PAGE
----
Tuesday, December 29, 2020

CCPA December 28, 2020 Comments

December 28, 2020

Lisa B. Kim
Privacy Regulations Coordinator
California Office of the Attorney General
300 South Spring Street, First Floor
Los Angeles, CA 90013

Via Email to: PrivacyRegulations@doj.ca.gov

Attn: Honorable Xavier Becerra, Attorney General


Dear Mr. Becerra:

The subject of this comment is the newly-added “Opt-Out Button” proposed in §999.306(f) and the overall effect the implementation of notice transparency may have on CCPA/CPRA success in achieving California's goal of protecting consumer’s privacy.

In that connection, we write to make the following observations:

As introduced under §999.306 Notice of Right to Opt-Out of Sale of Personal Information, the “Opt-Out Button” as presented in §999.306(f) is linked directly to and solely associated with presenting the “Do Not Sell My Personal Information” right (DNSMPI) and choice to consumers. DNSMPI is its sole function, by definition.

This implementation fulfills the OAG’s pending requirement of 1798.185(a)(4)(C) to provide a uniform opt-out button. As a consequence, however, the “Opt-Out Button” becomes just that … a button provided for the sole purpose of opting-out. Any use of the OOB for another purpose is confusing and at cross purposes with the regulation.

Paragraphs §999.305 Notice at Collection of Personal Information and §999.307 Notice of Financial Incentive are equally foundational elements of CCPA notice transparency. Both are similar in scope and purpose to §999.306. And as a means of just-in-time briefing of consumers on privacy rights, they are equally important as the DNSMPI because:

  • Not every company collects PI from consumers.
  • Not every company that collects PI from consumers sells it.
  • Not every consumer seeking contact/category/purpose/policy information (at collection time) is interested in exercising DNSMPI rights.
  • Companies who do not sell PI (and do not display a DNSMPI) run the risk of being seen as consumer-unfriendly based on logo confusion. (“If I can’t see the DNSMPI, this must be a bad company.”)
From a consumer’s point of view, we believe that Notice at Collection and Notice of Financial Incentive are equally important as Notice of Right to Opt-Out in terms of consumer access. Each should be equally available and accessible at points of consumer access and PI ingress.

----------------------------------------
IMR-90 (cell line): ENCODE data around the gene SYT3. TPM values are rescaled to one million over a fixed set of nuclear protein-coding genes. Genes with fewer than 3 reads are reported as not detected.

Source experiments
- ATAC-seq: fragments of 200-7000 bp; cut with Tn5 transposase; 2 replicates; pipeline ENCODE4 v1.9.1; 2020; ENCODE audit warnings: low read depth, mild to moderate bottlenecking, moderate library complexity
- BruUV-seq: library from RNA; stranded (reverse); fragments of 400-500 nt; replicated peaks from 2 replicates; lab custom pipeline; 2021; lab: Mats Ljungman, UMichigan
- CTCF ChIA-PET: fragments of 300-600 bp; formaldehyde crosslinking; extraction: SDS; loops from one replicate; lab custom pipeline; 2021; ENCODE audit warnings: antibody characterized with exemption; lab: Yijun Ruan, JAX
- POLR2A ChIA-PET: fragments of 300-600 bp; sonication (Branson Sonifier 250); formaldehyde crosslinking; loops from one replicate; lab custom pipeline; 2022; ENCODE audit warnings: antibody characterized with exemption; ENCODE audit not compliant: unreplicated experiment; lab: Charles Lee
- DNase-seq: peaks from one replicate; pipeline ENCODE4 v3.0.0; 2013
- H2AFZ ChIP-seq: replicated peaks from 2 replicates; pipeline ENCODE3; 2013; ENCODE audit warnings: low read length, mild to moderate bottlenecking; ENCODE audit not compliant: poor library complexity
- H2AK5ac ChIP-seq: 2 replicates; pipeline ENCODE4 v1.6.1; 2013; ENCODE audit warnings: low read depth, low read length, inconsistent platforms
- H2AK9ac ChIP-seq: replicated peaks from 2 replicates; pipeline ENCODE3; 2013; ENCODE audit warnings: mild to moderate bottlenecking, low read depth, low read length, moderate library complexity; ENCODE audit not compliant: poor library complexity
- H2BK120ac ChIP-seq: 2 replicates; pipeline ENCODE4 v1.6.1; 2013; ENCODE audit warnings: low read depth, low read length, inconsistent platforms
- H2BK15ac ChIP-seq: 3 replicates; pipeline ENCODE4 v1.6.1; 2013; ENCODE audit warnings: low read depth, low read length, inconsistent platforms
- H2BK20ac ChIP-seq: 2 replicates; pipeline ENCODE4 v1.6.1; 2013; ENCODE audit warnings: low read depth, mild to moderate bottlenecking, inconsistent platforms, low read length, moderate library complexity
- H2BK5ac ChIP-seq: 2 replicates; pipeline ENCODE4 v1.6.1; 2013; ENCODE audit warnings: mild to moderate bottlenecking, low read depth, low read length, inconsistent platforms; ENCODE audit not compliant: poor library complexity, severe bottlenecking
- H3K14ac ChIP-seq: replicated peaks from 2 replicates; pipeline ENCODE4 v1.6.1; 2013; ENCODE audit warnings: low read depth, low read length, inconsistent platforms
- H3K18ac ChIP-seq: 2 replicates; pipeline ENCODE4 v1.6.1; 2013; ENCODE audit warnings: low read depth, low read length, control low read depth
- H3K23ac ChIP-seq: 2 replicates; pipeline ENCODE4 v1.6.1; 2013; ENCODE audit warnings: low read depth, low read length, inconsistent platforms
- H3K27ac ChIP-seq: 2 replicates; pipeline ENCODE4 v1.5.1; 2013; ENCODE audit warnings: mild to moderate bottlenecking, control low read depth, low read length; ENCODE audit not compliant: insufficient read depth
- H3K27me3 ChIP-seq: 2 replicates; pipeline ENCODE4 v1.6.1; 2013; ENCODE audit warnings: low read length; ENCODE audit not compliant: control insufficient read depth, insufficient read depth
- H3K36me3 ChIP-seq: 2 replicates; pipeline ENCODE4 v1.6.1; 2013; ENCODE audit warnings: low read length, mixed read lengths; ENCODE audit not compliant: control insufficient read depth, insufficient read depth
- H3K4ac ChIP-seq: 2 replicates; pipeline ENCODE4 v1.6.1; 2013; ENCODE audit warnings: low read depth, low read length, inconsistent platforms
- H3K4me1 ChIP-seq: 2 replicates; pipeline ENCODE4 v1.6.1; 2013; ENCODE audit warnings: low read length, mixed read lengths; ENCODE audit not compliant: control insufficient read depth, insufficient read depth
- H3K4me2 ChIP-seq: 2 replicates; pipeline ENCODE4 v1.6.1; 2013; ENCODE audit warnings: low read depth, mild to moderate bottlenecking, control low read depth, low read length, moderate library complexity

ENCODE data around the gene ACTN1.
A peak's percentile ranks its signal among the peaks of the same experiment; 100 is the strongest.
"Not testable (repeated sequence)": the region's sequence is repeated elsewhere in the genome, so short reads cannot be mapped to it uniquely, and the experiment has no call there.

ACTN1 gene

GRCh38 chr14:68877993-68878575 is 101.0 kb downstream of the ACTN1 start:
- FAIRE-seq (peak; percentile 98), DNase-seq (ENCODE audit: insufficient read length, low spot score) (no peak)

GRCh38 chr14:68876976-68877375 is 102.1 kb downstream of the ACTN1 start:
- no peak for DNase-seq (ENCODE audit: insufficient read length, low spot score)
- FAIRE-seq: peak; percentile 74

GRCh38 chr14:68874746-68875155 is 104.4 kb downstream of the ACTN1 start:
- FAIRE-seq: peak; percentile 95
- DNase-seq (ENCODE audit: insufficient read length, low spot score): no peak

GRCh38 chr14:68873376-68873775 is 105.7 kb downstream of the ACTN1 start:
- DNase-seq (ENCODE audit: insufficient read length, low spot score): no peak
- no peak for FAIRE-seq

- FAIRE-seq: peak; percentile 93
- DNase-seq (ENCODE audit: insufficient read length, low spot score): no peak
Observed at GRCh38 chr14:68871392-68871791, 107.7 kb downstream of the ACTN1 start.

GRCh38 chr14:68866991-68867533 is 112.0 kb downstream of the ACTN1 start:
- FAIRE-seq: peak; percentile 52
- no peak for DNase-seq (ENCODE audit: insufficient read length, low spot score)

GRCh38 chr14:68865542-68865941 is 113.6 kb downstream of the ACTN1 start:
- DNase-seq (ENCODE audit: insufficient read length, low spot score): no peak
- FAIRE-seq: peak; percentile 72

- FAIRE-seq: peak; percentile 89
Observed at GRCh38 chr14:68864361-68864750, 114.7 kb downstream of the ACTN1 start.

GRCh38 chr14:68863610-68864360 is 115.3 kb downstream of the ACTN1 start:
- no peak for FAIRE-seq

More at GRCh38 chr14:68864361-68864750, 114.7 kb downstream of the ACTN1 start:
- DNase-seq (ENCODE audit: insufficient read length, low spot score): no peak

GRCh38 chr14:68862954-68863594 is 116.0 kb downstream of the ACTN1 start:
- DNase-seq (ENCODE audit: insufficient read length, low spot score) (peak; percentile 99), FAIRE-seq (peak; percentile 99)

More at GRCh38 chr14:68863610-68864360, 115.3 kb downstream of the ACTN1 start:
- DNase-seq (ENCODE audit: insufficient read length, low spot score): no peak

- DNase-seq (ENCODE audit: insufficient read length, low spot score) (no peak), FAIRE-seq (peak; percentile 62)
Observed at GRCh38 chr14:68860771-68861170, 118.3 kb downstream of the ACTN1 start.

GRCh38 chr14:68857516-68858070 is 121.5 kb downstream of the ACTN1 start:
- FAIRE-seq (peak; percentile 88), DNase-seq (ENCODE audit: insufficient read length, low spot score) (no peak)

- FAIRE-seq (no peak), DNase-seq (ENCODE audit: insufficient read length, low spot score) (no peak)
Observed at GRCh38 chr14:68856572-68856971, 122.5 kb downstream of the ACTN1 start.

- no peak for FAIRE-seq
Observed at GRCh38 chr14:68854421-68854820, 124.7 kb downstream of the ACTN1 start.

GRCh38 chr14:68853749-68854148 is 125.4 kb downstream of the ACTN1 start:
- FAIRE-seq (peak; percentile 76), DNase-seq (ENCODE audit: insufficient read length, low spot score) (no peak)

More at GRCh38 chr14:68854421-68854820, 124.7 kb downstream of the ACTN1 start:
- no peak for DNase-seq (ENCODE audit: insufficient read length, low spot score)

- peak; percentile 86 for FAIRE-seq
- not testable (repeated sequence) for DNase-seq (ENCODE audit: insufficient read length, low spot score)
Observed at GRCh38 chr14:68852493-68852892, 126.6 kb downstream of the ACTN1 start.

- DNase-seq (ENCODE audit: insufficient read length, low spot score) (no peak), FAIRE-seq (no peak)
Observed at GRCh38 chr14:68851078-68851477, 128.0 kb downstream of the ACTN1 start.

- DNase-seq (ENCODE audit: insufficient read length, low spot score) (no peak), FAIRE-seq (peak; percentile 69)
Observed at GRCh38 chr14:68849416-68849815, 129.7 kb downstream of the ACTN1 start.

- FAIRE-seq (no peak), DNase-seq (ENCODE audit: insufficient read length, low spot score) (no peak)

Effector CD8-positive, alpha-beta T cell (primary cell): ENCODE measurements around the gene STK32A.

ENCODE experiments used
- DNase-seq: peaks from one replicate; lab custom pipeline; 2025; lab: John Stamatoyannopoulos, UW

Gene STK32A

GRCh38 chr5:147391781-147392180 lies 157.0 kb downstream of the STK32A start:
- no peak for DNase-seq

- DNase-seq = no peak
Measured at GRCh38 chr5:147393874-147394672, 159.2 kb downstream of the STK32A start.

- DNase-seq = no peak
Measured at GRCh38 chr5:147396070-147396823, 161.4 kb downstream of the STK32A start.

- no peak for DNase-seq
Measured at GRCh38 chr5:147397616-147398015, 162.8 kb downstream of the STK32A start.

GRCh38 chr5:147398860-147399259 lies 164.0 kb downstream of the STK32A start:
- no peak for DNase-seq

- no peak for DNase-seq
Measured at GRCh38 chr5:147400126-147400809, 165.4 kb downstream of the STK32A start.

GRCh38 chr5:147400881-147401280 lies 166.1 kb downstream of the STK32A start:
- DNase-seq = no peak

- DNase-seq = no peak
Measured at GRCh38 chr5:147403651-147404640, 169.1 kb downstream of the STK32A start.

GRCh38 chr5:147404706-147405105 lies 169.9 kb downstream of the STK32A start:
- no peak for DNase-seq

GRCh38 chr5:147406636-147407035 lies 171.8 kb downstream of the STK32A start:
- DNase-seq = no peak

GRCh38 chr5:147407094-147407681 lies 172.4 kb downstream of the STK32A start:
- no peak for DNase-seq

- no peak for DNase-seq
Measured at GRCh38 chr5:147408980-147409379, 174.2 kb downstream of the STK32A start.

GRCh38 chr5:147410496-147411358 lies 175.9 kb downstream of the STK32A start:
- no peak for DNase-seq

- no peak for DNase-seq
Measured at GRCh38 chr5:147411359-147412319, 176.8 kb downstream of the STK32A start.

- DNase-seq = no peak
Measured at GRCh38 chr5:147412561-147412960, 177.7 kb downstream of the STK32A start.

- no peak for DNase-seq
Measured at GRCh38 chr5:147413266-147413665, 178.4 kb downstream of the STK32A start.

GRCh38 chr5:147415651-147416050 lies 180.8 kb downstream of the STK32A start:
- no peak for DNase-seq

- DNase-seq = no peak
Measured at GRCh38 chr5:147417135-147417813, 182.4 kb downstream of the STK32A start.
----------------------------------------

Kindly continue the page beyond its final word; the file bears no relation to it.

As the CCPA regulations are operationalized, there is a risk that the single-purpose Opt-Out Button as currently specified could be misunderstood and misused by companies and consumers alike to be a “CCPA privacy information button”, to be pressed for any privacy purpose. Allowing this to happen could lead to a chaotic breakdown of essential communication between companies and consumers, which should be avoided at all costs.

With California now in the driver’s seat for implementing privacy legislation that could form the model for many North American jurisdictions (including a national US law), we believe that the time is right for practical operational guidance to be put forward. California needs to get this right, or risk losing consumer trust for the privacy community in general.

As one means to fill this transparency “vacuum”, we suggest employing a standardized graphic framework (trigger) image at consumer touchpoints that allows companies of all sizes to guide consumers’ attention to simply organized just-in-time information covering all elements of consumer access, not just DNSMPI.

We suggest the adaptation of the Nutrition Label-style framework for this purpose. The NL paradigm readily accommodates consumers access to information under all three notice types, as well as providing single-click linked access into a company’s mother privacy policy document as a final point of reference.

A testament to the flexibility and acceptance of the NL paradigm can be seen displayed on food items of every size, description, and composition in stores everywhere. Each Nutrition Facts label lists simple facts in order of importance to consumers. A Privacy Facts label builds on that same simplicity, but leverages technology by displaying simple and concise privacy information in real time as directed by the consumer.

Use of the NL paradigm brings a number of non-CCPA benefits:

It provides an operational means for transitioning away from the misuse of “cookie notices” and “cookie banners” as vessels for dispensing CCPA/CPRA information.

As a national privacy law is debated in Washington, a well-conceived and implemented CCPA/CPRA notice model will attract the attention of many state jurisdictions, leading to passage of a comprehensive national law rather than a fragmented quilt of state regulations. This would be a testimony to California’s thought leadership and a large benefit to the nation’s consumers in general.

As the US struggles for privacy adequacy with the EU and other continents, the flexibility and scope of the NL paradigm can work to promote transparency agreement across continents. Nutrition Labels are used and trusted around the world, not just in the USA.

Regarding our specific comment on the 4th set of proposed regulations, we suggest that language be added within the regulations to name the Nutrition Label paradigm as a recognized foundational tool for meeting the notice transparency requirements of CCPA/CPRA.

Additional descriptive information on practical CCPA notice implementation can be found in PrivacyCheq’s previous comment submissions to the CCPA Proposed Regulation which closed on December 6, 2019, February 24, 2020, March 27, 2020, and October 28, 2020.

We thank you for these opportunities to comment.

Dale R. Smith, CIPT